Posts Tagged ‘dianna borsi obrien’

OK, it’s safe to let this secret out: I don’t drink beer. At all. But that didn’t stop me from writing this case study on Ballast Point’s package redesign for this San Diego craft beer and spirits producer.

That’s because as a reporter and writer I don’t let anything get in the way of getting the article done and done well. Ballast Point products aren’t sold in Missouri yet, but no worries. A few extra telephone calls and photographs and I learned exactly what the package design looked like.

It’s not what I know or don’t know, drink or don’t drink. It’s my drive to learn everything I can about any subject I’m assigned that makes me love my job, and I think that passion for getting it right no matter what shows in this case study for Package Design magazine.

Take a look and see what you think.

Rebranding Brews Sales — Ballast Point craft brewery got a fresh look — and improved sales. Read about how MiresBall made this craft beer and spirit producer stand out in the crowded market.

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No need to wait to buy my book about Charles W. Gehrke, From Melon Fields to Moon Rocks, which will be published this fall.

Right now you can save 20 percent on the book and buy it for $16.00—a savings of $4 off the $20 cover. Choose from three delivery options: Pick it up at an event (A release party will scheduled soon), pick it up at the Compass Flower Press office, or have it shipped to you. You will be notified by email immediately when the books are in hand.

Pick it up at an event (date to be announced) or at Compass Flower Press office at 315 Bernadette Drive, Suite 3, Columbia, MO 65203. Cost: $16.

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Or have it shipped to you directly for $20, plus tax and shipping.

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So what’s From Melon Fields to Moon Rocks about?

Charles W. Gehrke was unflinching. Determined. Persistent.

He grew up among the poorest of the poor, yet carried only happy memories of those early years. Out of necessity he learned the value of hard work, as he and his brother helped support their family even as children — but he never complained and never stopped working even during his final days on this earth.

In the 1960s, his work searching for amino acids, the building blocks of life, drew the attention of NASA which would soon launch missions to the moon. Charles was tapped to investigate the lunar samples for signs of life. Spoiler alert: He didn’t find any — but a transcript I uncovered of a radio program from that time shows that he thought he would.

In 1968, he did something else unusual at the time and brought his research to the marketplace, launching ABC Labs, an firm that today employs about 300 people and was the first tenant of Columbia, Missouri’s research park, Discovery Ridge.

The book, From Melon Fields to Moon Rocks highlights the adventurous life of Charles W. Gehrke, a biochemist, entrepreneur and family man.

Published by Yolanda Ciolli’s firm, Compass Flower Press, and designed by Ginny Booker, the book will be released in September 2015, but you can reserve your copy now and be the first to get From Melon Fields to Moon Rocks.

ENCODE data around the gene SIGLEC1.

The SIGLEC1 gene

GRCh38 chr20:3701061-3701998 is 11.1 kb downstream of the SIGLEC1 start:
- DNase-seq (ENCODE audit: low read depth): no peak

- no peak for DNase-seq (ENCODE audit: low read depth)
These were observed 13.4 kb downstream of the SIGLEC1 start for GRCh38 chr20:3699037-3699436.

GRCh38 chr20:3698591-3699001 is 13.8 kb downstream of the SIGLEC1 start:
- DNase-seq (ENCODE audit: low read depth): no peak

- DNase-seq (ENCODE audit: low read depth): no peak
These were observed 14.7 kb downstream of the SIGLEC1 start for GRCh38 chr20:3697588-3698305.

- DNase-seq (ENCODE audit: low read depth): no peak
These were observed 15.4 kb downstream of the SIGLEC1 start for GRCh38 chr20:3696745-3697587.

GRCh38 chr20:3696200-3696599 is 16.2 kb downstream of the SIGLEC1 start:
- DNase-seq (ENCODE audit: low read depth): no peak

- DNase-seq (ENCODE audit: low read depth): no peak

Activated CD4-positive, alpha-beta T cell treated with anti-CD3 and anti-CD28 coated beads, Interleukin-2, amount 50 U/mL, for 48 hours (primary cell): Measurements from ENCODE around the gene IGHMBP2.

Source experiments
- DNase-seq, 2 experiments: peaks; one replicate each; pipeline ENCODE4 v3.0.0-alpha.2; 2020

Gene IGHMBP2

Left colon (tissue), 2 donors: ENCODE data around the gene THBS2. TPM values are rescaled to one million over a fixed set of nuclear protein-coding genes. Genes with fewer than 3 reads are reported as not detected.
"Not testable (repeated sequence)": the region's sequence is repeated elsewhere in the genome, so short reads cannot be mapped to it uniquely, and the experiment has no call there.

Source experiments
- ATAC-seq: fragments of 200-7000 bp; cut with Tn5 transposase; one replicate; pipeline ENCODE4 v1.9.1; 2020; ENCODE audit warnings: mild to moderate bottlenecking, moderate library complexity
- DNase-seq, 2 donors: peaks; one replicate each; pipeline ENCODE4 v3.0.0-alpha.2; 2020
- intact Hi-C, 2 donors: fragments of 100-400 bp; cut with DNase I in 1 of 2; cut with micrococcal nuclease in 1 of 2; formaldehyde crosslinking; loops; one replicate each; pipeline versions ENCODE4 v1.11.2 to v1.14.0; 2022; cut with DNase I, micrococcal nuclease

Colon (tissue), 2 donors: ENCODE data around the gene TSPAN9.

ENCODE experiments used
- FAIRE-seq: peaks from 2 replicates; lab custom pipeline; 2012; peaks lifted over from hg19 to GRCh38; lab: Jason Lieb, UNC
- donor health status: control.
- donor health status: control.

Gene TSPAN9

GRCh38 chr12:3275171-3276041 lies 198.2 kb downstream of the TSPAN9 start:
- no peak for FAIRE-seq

Buy it here now:

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Or have it shipped to you directly for $20, plus tax and shipping.

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Looking for the book featured in the May 1, 2015 column by Bill Clark in the Columbia Daily Tribune?

Be among the first to order a copy, and you’ll save 20 percent. Your price is $16.00—that’s a savings of $4 off the cover price of $20.00. Select from three delivery options: Pick up at an event (Release Party, date posted soon), pick up at the Compass Flower Press office, or ship. You will be notified by email immediately when books are in hand.

Pick it up at an event (date to be announced) or at Compass Flower Press office at 315 Bernadette Drive, Suite 3, Columbia, MO 65203. Cost: $16.

Buy Now Button

Or have it shipped to you directly for $20, plus tax and shipping.

Buy Now Button

So what’s From Melon Fields to Moon Rocks about?

Charles W. Gehrke was unflinching. Determined. Persistent.

He grew up among the poorest of the poor, yet carried only happy memories of those early years. Out of necessity he learned the value of hard work, as he and his brother helped support their family even as children — but he never complained and never stopped working until his final days on this earth.

He learned the importance of family, also at a tender age. They looked out for each other and stayed close all their lives.

Later, Charles’ own family always came first, even as he rose to the top of his profession, recognized around the world for his pioneering scientific techniques and forward, visionary thinking — modeling and promoting interdisciplinary collaboration and shared instrumentation long before those now commonplace tenets were on the radar of most scientists.

Charles was chosen by NASA to examine lunar samples, searching for signs of life, and in the midst of it all, launched an entrepreneurial effort resulting in ABC Labs, a company that has grown and thrived for 40 years and employs more than 300 people.

This book, From Melon Fields to Moon Rocks, is about his life, the adventurous life of a biochemist and entrepreneur.

Published by Yolanda Ciolli’s firm, Compass Flower Press, and designed by Ginny Booker, the book will be released in September 2015, but you can reserve your copy now and be the first to get From Melon Fields to Moon Rocks.

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As a freelance writer, I never let anything keep me from completing an assignment — not even a 10 1/2-hour time difference for one source or an unreliable internet connection for another source.